Approaching a second language acquisition
The aim of acquiring a language is to allow communication, to let convey and being understood. It is an ancestral need from the human being to have this communication capacity in order to survive, to grow, to prosper and to progress happily among his contemporaries. In normal circumstances, we acquire a language unaffectedly, i.e., we learn unconsciously what it is defined as our native language.
But, how long does it take to acquire a second language? There are many factors that may influence the timing in this process: age, natural skills, motivation, context etc. However, a method which can make students be able to communicate in a L2 as fast and as accurate as possible, taking into account the potential variation in the individual timing but pursuing a good average for any student within the process, might be one of the most suitable methods. Studying and learning are not synonyms, and although a mandatory minimum study is present in the learning of a L2, a method which provides an easy path to achieve the acquisition in the most natural way, avoiding hard studies which may discourage the students, it would be always a better option.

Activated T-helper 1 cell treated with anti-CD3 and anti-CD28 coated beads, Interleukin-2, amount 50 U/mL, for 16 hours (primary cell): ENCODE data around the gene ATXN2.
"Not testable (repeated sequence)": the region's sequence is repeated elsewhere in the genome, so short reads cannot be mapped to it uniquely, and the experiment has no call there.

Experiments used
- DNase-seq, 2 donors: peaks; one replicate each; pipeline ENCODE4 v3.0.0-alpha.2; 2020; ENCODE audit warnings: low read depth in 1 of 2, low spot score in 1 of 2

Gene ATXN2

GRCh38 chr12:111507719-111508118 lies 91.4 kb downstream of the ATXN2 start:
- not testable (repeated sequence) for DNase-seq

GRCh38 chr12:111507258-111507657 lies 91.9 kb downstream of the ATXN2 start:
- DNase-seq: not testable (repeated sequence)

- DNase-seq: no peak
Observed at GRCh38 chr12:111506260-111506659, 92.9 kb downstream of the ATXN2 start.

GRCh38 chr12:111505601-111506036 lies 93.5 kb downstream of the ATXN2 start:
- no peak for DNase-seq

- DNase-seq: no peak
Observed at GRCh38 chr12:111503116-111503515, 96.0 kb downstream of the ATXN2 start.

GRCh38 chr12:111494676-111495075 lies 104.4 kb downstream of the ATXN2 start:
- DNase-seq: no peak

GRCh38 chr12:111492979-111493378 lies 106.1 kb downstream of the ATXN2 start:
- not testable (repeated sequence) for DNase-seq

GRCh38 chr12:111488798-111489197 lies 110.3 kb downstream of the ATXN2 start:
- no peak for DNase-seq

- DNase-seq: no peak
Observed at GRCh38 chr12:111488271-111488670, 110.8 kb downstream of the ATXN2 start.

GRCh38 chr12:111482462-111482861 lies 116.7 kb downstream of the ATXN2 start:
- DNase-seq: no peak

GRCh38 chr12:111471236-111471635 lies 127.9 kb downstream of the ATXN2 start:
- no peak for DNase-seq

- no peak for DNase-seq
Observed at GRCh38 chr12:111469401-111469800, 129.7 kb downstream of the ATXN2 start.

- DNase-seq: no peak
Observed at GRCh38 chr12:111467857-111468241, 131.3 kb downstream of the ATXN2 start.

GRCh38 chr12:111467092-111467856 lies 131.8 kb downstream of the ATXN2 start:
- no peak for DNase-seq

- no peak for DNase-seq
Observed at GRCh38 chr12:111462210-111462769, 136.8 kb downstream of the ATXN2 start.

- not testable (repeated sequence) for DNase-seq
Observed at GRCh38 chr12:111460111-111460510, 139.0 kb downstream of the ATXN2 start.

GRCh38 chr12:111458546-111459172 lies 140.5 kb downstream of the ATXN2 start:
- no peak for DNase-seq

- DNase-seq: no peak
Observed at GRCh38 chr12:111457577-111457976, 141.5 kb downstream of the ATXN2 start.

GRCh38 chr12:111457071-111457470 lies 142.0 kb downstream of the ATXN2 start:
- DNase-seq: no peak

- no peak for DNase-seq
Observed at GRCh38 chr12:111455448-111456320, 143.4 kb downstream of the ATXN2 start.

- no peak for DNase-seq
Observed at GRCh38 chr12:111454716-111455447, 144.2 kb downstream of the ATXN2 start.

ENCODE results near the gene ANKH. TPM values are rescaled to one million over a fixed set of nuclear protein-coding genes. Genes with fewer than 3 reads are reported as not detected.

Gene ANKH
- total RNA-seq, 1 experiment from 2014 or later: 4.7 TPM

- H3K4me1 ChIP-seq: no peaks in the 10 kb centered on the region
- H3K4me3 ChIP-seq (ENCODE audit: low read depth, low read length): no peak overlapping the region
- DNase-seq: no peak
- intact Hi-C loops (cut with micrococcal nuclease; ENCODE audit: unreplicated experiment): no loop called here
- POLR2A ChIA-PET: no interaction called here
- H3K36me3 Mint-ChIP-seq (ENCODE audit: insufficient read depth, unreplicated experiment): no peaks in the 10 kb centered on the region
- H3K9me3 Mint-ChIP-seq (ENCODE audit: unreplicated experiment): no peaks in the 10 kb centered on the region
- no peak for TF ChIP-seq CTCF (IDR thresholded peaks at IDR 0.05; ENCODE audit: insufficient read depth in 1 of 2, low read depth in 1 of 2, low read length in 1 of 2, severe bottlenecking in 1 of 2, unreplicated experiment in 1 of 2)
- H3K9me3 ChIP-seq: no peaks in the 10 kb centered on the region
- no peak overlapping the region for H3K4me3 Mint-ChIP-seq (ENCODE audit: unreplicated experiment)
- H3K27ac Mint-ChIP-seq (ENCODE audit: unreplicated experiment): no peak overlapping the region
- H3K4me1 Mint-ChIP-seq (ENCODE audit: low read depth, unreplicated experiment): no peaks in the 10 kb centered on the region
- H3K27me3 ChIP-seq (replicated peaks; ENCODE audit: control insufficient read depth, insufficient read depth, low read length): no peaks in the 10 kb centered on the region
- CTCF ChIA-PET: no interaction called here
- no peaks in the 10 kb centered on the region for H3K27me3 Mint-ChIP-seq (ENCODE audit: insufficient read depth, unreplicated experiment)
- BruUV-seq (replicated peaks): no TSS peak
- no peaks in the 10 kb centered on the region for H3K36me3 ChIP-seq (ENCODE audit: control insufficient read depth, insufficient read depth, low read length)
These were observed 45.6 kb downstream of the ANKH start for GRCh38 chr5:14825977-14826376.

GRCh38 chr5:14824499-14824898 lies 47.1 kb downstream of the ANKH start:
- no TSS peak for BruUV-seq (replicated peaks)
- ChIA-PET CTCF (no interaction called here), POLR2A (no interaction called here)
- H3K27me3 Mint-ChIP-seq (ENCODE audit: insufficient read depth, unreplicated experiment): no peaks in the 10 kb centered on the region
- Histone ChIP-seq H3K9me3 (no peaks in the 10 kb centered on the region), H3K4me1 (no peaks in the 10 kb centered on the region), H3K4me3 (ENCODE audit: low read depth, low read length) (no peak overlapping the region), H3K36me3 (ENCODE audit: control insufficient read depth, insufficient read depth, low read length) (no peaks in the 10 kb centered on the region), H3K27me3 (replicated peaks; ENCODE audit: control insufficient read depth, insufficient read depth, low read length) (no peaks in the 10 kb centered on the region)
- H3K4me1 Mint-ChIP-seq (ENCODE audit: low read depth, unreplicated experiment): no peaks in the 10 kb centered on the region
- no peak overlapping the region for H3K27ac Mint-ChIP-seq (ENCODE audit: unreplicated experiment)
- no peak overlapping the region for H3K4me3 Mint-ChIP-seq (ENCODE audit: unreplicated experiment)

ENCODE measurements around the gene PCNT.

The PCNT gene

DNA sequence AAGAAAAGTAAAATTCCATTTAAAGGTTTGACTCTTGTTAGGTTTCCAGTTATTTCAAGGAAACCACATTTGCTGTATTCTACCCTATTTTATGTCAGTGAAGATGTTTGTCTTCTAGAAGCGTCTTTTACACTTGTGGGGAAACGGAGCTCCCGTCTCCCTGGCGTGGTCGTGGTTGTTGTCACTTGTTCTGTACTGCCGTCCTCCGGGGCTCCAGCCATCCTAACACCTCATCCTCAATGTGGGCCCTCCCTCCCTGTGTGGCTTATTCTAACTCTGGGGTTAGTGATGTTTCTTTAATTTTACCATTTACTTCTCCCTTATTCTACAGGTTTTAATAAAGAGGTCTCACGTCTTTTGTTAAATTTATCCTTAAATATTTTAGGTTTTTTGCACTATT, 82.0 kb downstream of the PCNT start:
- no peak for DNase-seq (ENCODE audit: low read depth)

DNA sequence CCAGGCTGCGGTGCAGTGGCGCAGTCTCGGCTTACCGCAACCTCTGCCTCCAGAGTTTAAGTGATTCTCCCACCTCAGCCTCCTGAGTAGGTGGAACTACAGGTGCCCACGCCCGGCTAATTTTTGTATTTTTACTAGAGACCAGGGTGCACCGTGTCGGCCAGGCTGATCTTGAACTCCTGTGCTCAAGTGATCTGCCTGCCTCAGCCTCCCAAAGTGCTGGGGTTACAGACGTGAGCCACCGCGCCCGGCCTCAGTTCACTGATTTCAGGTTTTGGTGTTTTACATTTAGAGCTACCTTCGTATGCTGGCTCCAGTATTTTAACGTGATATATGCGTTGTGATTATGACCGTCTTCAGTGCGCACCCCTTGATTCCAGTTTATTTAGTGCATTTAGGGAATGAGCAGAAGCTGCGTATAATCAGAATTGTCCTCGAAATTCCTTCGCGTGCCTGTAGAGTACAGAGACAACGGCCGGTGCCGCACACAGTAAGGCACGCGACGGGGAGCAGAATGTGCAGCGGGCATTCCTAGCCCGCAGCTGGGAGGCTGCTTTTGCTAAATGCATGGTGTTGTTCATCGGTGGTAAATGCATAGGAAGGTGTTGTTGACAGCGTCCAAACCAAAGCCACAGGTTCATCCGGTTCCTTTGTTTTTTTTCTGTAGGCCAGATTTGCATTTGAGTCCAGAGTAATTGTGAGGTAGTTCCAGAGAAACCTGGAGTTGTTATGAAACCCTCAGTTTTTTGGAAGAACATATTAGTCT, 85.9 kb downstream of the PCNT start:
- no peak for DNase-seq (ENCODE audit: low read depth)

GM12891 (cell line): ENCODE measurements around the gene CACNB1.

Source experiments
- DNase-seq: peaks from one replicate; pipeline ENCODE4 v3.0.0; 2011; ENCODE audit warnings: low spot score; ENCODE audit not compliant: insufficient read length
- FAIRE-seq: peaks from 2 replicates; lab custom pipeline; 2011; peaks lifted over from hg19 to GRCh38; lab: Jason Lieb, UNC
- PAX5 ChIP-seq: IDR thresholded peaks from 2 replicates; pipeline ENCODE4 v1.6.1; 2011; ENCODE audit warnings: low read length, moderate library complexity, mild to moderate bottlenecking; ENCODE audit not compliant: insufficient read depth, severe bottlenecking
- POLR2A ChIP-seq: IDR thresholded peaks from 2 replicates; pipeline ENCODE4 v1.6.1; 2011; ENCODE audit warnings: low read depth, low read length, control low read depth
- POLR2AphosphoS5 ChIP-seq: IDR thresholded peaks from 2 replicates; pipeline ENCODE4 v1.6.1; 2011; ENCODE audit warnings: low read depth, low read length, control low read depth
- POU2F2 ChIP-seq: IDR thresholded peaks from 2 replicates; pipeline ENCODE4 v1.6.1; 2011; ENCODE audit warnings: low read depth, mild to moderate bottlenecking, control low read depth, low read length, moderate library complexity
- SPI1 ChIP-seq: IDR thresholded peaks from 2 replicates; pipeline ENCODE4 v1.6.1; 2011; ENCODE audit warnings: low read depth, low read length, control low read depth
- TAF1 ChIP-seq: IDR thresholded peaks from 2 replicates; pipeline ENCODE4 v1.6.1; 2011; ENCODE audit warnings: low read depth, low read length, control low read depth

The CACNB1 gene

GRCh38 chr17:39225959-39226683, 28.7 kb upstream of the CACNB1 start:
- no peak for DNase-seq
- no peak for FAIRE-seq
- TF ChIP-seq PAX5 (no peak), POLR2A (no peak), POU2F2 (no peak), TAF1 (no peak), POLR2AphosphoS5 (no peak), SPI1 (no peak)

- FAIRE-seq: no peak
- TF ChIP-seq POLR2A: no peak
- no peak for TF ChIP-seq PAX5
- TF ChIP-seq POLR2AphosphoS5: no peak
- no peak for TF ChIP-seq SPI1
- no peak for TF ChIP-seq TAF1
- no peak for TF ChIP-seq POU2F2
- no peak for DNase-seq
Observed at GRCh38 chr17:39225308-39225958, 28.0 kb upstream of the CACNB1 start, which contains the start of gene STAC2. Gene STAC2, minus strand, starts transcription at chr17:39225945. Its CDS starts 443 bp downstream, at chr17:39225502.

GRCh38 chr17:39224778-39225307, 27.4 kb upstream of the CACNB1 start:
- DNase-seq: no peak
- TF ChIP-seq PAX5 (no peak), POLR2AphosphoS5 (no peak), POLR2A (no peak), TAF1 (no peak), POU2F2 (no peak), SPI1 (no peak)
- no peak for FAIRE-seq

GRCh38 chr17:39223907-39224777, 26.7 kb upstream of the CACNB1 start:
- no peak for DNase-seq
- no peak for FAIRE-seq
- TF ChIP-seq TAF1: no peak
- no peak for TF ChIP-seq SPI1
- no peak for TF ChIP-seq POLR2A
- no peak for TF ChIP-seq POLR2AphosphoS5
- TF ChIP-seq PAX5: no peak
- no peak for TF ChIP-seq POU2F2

Maintaining this approach of communication as main goal, it is essential to emphasize the production of the students, based on constant inputs that will go providing the students the required tools to may do so. The acquirement of a vocabulary to allow communication must be settled on grammar structures, of course, and those must be taught throughout receptive skills, but it is vital to reinforce outputs by practicing its production, even though mistakes show up. We might transfer to students to feel free to try and to may fail in the attempt, encouraging their motivation and self-confidence, and helping them to know that, although corrections from the teacher are necessary to help them building the proper foundations, mistakes are natural in any learning procedure and that it is not a shameful fact at all. As a result, when we try to promote communication skills in students, we need to adjust teacher talk in class, providing the required inputs to orientate and extend their learning while we remark the support of their talking time and let them put up communicative strategies.